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Dear Parrots magazine,

Is legislation required?

I read with great interest Pauline Sellwood’s article in the May issue of this magazine about buying parrots when she asked the question focusing on whether there should be legislation for the sellers of exotic animals. I say exotic animals, but if there was such legislation, it should apply to all animals including, dogs cats and small furries etc. It grieves me greatly when I see in a pet store small children pressing their parents to buy a little cute furry animal.

As the child jumps up and down while the sales assistant puts it in a cardboard carrier, mum and dad have to make the decision about how this new pet is going to be kept. All animals, exotic or domestic require a lot of dedication and knowledge if they are to be kept properly with all their needs being satisfied. Sadly, this often isn’t the case and I have seen examples when children lose interest as the novelty wears off and reality (cleaning and feeding) come into play.

Unfortunately, this is a fact of life and I don’t see much changing as it is virtually impossible to check every pet that is sold. But in the case of parrots, it can be a totally different situation because of the longevity and the fact that they need special attention, and unless new owners can be found when the original owner can no longer care for them, many birds may well lead a very dreary and sad existence for many years.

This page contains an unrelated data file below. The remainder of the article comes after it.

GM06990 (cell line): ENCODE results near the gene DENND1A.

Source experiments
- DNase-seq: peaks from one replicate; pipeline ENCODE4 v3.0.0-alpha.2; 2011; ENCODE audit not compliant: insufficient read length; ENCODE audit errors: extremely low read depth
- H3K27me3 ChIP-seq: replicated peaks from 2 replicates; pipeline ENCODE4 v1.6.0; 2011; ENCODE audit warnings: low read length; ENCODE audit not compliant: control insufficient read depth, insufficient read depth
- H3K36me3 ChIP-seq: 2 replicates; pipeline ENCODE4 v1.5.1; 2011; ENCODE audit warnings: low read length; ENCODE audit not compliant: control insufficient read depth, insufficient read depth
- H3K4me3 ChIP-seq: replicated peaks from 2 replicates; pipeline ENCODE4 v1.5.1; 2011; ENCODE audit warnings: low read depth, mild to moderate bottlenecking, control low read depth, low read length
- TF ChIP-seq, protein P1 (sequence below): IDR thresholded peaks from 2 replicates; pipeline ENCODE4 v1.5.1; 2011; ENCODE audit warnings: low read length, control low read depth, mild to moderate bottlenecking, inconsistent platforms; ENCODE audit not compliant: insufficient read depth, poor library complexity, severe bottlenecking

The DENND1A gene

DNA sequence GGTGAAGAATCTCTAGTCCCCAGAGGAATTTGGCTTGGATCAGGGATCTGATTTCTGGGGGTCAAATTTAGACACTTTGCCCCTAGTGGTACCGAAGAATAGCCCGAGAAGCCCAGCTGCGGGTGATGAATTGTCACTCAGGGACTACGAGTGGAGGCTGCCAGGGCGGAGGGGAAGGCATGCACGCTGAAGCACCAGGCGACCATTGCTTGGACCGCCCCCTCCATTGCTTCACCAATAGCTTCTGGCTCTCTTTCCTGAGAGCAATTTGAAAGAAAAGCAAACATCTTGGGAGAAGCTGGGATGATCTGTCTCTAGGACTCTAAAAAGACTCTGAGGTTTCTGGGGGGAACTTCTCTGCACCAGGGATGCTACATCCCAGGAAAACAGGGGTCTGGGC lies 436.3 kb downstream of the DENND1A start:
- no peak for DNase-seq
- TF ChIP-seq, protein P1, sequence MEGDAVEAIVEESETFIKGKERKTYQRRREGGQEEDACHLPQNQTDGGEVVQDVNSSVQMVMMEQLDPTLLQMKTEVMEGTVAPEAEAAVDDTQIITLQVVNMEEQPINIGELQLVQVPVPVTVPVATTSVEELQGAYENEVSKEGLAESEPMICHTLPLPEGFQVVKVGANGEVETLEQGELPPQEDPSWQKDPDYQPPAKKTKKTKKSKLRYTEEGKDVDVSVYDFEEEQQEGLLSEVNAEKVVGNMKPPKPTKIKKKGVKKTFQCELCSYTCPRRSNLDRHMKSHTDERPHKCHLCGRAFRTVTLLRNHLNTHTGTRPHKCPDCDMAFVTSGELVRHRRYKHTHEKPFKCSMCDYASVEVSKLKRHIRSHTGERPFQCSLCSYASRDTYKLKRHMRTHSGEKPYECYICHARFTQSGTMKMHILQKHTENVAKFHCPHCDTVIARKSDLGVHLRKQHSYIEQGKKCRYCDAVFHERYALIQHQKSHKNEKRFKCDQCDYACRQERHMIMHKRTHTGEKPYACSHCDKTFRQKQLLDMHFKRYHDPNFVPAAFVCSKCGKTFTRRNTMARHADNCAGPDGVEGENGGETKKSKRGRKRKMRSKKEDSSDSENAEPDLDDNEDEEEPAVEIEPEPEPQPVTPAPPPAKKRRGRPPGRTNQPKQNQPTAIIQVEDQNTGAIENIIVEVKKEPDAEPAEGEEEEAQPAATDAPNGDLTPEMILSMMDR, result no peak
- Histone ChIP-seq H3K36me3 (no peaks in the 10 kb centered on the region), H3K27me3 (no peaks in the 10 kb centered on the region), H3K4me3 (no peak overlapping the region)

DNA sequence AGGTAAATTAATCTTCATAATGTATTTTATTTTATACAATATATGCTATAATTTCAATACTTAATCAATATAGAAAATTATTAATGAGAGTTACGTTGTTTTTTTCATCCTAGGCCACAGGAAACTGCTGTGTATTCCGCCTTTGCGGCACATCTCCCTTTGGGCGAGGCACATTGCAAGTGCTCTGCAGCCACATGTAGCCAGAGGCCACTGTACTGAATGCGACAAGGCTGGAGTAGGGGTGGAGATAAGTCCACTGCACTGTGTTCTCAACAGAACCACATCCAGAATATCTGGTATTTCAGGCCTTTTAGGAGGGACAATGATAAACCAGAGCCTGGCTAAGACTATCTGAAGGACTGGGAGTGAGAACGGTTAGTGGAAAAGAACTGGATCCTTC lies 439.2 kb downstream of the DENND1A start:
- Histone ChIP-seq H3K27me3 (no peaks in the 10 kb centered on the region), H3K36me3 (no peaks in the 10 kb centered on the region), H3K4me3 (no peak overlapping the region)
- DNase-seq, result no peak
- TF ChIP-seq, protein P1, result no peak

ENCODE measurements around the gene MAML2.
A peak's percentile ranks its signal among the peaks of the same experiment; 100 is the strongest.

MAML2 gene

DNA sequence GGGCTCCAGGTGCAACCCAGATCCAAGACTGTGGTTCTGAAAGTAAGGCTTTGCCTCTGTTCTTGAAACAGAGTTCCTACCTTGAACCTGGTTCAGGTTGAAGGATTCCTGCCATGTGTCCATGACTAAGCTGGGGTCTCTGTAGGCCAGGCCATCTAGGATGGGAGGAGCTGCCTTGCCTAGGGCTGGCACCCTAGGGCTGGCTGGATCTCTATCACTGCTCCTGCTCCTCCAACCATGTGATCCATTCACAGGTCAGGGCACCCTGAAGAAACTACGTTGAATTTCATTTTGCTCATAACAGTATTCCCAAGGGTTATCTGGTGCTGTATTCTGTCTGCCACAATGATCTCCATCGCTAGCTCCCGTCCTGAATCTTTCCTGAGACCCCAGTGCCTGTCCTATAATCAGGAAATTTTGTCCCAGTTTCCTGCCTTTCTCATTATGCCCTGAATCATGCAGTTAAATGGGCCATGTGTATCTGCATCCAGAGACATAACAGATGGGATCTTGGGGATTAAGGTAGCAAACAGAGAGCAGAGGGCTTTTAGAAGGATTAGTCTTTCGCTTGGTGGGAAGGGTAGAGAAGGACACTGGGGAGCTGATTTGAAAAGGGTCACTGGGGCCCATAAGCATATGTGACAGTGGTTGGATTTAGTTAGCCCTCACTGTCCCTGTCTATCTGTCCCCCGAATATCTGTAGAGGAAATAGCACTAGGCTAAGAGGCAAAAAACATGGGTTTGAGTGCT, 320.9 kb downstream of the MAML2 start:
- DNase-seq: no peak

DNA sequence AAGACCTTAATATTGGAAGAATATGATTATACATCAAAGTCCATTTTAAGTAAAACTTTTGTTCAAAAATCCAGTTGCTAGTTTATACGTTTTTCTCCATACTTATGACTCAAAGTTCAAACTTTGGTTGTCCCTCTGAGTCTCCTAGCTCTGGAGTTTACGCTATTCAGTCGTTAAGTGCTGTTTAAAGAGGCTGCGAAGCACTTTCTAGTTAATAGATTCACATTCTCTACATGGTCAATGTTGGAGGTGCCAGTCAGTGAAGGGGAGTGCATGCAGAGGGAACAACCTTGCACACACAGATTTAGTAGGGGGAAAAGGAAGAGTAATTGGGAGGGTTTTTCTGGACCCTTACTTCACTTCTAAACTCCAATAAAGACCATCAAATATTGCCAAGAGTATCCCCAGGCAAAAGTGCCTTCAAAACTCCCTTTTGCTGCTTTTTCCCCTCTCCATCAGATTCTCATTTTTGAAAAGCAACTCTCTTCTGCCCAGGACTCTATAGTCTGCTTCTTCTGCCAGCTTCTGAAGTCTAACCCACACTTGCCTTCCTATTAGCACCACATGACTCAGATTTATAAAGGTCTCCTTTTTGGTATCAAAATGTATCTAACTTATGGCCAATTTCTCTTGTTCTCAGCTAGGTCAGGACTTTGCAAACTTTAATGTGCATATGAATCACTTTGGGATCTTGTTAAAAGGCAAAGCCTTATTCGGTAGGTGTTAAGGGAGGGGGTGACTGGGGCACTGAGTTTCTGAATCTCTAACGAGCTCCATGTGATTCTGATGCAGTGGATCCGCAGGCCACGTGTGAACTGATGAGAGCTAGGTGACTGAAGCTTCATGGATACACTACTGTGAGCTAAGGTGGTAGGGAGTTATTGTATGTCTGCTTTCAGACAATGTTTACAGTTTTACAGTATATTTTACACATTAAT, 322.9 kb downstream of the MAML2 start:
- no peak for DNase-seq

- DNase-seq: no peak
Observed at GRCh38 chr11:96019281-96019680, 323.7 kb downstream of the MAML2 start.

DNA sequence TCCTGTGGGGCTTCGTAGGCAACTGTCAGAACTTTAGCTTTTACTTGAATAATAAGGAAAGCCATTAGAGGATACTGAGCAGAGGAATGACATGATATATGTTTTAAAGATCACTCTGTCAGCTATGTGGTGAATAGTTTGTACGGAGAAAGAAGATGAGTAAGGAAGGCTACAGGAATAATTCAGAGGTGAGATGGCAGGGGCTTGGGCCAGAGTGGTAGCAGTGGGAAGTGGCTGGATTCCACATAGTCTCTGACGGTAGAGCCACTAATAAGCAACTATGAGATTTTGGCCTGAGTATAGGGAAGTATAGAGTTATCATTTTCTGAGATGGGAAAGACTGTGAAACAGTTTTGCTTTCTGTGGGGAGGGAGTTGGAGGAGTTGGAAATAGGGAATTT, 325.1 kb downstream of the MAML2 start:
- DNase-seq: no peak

I do think Pauline Sellwood’s comment needs to be taken seriously and, although there is legislation to provide protection for all animals in our care, it will never be perfect. Perhaps there should be specific requirements for anyone selling animals to have some sort of certification to confirm their suitability to give advice to new owners.

Pippa Glass, by email




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